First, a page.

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The North Wind is an independent student publication serving the Northern Michigan University community. It is partially funded by the Student Activity Fee. The North Wind digital paper is published daily during the fall and winter semesters except on university holidays and during exam weeks. The North Wind Board of Directors is composed of representatives of the student body, faculty, administration and area media.

Students protest against Israel-Hamas war with campus encampment
Students protest against Israel-Hamas war with campus encampment
Dallas WiertellaApril 30, 2024

Technical death metal album breaks mold

Unless one is a fan, seldom does a technical death metal release inspire any real reaction for the metal fan base.  Much of it is similar in composition and is often times have songs that are but excuses for musical masturbation.

However, there are a few exceptions that find themselves reaching the ears of metal heads.  Rings of Saturn’s sophomore release, “Dingir,” is one example.

The album starts off heavy, with some ole’-fashioned, bone-crushing riffs to engage the listener, with the track “Objective to Harvest.”  The track really shows the band’s fondness of down-tuned riff — age and video game-like lead guitar parts that Rings of Saturn showed on their first album, “Embryonic Anomaly.”  The heaviness is spread thickly throughout “Dingir,” being present on all songs but “Utopia,” the album’s instrumental finale, which is much more melodic than the rest of the album.

Rings of Saturn also makes use of breakdowns, a musical section that is designed to build tension and, in metal, is a slower, heavier riff.  These sections give a chance for the drummer to really show what he can do and he proceeds to give the listener an exposé on his drum technical.  And seeing as this is technical death metal, the drummer is guaranteed to be an astonishing musician.

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The lead is really the feature that sets “Dingir” apart from what other technical death metal bands of today are releasing.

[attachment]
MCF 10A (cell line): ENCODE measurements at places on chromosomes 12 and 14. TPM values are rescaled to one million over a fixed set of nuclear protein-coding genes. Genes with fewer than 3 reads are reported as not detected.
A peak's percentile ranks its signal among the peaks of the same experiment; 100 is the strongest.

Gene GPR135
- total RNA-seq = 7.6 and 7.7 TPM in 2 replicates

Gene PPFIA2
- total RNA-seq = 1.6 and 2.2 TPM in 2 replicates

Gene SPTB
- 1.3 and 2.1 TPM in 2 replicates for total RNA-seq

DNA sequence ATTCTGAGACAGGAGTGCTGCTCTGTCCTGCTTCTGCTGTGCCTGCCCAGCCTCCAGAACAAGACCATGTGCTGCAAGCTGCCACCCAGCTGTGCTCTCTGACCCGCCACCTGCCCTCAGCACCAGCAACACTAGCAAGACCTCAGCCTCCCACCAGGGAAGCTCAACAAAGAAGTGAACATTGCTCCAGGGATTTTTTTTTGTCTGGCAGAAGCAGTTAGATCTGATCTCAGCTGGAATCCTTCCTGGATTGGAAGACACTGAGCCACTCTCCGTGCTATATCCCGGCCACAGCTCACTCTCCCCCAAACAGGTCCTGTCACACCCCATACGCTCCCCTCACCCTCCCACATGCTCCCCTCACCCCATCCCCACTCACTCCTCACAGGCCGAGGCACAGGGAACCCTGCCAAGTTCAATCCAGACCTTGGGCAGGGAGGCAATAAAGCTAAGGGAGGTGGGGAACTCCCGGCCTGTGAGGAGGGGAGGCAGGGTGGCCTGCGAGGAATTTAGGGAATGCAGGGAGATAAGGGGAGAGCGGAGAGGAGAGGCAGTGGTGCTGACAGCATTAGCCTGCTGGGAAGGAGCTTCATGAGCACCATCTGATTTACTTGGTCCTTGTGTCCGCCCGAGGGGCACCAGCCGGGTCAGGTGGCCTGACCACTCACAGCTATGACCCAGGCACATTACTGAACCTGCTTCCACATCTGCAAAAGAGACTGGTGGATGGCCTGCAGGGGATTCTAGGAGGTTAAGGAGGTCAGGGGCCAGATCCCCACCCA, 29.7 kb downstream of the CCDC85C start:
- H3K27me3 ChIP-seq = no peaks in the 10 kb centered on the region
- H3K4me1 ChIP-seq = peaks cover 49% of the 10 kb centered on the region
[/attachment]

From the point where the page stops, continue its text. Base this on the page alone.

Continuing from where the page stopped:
For much of the album, the lead flows from seizure inducing cacophony to video game sound effects, giving much of the lead an atonal sound.  However, there are times when the band shows off their melodic side, such as the songs “Fruitless Existence” and “Utopia.”  While often overshadowed by the chaos and the choking riffs, the melodic lead parts on “Dingir” have a reflective feel to them, they are usually very atmospheric, giving a clear feeling of place within the songs.  If the listener lets their mind wander during the listen, “Utopia” brings to mind images of a beautiful and immaculate world, that doesn’t seem “happy” per say, but is instead majestic and well-constructed.

However, the album can at times be a bit repetitive.  The riffs, while definitely heavy, aren’t very memorable.  The songs are technical musically, but are just that sometimes, technical.  They aren’t always interesting.  The vocals also might turn off some listeners with their erratic change from lower vocal growl and a high-pitched screech.

If the listener is a fan of technical death metal, this is an excellent album that shows the more interesting side of extreme metal.  The heaviness is there, the leads are erratically interesting and the drums are crushing.

This is a great listen and I recommend it at least once for any fan of modern metal.

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